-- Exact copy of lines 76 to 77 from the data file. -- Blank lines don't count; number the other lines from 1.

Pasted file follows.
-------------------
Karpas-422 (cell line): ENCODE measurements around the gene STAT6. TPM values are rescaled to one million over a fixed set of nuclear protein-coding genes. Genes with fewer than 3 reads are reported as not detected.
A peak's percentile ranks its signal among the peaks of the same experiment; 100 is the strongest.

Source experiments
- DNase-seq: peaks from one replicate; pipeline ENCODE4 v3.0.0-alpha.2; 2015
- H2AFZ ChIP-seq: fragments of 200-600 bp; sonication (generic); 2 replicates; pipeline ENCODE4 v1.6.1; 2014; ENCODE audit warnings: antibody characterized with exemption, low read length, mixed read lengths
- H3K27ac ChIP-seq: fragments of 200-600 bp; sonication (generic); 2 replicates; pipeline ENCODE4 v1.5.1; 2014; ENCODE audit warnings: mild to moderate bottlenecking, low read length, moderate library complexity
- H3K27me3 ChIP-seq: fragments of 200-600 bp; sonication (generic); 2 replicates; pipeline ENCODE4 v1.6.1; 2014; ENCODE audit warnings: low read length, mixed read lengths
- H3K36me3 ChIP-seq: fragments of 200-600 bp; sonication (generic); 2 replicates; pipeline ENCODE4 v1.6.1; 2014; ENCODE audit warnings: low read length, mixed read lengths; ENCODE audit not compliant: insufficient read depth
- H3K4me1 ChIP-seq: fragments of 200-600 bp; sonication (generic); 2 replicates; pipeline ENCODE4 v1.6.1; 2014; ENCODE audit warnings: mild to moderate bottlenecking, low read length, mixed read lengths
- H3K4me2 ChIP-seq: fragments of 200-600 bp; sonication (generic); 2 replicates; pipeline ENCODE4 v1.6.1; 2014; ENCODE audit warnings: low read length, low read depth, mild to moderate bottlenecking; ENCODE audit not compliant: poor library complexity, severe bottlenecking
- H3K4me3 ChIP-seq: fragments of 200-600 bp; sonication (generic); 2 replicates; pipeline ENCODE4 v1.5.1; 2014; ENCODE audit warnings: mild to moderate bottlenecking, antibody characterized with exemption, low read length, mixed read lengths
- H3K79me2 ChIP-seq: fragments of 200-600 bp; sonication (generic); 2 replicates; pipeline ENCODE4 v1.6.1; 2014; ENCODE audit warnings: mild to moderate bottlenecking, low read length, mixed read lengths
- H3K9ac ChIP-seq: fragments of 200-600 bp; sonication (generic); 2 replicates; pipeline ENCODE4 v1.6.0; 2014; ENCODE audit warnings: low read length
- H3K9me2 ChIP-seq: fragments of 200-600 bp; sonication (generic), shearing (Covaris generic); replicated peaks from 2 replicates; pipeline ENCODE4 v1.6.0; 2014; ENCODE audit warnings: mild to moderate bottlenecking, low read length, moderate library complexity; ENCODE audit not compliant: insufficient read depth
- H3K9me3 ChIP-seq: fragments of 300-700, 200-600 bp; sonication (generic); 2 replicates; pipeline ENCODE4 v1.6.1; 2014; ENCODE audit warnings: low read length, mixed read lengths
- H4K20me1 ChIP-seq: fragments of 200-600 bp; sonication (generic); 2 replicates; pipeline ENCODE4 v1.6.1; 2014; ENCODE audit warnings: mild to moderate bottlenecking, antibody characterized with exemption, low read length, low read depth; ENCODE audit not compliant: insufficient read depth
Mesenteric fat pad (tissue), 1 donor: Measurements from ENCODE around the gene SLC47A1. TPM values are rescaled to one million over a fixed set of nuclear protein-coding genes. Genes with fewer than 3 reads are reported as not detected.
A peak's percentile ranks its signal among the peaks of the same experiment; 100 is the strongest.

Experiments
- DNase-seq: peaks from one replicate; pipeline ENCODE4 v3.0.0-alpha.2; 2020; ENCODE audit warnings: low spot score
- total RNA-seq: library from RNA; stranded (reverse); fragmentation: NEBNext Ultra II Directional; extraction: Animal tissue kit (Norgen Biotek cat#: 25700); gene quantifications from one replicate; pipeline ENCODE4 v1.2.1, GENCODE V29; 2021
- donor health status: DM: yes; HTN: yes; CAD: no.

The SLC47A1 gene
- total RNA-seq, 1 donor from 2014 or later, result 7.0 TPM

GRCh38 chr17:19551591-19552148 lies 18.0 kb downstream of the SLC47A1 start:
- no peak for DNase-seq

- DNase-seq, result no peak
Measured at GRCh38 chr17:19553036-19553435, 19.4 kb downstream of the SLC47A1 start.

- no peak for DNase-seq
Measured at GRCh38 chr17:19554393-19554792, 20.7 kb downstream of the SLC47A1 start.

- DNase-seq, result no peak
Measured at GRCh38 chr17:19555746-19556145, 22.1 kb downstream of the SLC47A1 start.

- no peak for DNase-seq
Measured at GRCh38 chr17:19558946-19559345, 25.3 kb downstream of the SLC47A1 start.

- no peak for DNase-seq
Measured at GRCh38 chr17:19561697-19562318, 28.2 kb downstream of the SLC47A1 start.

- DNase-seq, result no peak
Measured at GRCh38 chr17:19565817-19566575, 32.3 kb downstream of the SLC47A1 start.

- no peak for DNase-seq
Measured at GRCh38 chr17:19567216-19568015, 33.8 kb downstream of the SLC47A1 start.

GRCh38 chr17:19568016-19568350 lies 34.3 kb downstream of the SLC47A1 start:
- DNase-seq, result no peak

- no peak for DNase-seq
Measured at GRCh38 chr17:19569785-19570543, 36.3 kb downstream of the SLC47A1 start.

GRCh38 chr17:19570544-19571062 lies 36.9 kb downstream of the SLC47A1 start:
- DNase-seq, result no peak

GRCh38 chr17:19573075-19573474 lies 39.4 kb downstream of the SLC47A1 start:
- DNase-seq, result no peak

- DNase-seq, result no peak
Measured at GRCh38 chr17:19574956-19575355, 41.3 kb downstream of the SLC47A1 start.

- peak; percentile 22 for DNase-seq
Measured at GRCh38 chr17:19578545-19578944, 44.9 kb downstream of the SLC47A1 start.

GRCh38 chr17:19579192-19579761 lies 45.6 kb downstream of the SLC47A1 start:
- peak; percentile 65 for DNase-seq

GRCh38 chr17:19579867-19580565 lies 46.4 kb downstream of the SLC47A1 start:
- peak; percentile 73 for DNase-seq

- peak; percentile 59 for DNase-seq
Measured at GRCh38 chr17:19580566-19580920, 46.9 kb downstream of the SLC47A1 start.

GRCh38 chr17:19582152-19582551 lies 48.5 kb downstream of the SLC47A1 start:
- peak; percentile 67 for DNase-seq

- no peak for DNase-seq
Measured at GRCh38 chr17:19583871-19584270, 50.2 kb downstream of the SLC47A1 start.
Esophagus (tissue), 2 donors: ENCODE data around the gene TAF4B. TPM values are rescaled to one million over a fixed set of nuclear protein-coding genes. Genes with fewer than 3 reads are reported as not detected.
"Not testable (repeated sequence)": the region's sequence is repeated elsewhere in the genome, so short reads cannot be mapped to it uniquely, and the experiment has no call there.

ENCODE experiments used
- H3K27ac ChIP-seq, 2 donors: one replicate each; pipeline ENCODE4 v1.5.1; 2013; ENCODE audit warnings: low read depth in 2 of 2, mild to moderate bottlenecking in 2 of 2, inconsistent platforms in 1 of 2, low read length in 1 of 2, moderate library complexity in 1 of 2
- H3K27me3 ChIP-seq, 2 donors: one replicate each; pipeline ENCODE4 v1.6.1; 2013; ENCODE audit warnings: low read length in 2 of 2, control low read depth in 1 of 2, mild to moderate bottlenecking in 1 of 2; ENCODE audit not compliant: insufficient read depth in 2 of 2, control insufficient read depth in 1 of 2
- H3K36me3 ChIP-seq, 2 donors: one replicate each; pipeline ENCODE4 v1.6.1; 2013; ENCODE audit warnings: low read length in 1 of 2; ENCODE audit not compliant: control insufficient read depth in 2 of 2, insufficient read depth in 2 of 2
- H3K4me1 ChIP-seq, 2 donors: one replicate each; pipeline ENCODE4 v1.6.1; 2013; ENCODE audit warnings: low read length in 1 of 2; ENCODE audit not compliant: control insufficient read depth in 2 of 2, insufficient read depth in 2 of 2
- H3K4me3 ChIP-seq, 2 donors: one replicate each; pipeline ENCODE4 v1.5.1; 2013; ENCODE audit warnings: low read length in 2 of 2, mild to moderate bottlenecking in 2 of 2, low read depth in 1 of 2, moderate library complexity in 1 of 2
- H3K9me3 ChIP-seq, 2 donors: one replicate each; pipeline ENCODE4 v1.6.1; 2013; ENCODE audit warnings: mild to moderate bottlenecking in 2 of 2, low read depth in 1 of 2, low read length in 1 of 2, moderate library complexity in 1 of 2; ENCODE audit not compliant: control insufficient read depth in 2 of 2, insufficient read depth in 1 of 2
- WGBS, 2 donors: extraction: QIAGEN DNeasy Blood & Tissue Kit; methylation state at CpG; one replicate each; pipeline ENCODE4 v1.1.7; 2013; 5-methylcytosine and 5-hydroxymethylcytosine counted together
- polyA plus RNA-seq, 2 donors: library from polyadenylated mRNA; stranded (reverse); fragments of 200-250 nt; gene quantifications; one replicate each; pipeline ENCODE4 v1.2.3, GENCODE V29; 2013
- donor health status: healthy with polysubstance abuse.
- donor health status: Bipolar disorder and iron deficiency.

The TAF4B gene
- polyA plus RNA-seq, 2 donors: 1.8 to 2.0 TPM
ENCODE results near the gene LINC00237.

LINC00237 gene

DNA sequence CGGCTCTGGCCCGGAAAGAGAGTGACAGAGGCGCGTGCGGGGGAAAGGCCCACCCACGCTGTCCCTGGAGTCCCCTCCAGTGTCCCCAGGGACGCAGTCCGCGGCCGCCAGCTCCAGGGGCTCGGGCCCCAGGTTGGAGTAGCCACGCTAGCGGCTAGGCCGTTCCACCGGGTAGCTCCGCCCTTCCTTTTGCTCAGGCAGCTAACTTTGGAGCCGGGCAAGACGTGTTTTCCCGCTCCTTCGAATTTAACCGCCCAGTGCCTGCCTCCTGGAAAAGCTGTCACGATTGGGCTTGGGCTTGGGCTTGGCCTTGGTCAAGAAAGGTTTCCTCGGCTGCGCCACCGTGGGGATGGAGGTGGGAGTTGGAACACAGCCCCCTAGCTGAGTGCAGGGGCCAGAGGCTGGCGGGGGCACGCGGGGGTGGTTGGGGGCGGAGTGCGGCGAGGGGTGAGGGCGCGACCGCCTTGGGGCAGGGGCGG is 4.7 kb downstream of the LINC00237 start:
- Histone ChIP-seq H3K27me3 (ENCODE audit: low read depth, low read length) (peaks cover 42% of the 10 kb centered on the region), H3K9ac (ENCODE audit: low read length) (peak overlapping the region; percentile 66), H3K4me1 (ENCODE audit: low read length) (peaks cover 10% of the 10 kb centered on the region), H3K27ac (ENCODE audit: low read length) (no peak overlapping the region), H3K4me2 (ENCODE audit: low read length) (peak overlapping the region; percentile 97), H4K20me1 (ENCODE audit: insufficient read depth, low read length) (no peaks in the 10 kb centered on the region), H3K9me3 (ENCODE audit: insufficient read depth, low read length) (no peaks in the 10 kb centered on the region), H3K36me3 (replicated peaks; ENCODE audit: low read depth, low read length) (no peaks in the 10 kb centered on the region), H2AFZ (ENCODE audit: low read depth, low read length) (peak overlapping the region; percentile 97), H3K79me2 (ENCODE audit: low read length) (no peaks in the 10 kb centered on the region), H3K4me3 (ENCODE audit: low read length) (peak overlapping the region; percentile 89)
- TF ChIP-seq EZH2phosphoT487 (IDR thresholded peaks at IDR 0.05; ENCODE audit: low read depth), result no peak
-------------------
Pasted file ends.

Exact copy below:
The TAF4B gene
- polyA plus RNA-seq, 2 donors: 1.8 to 2.0 TPM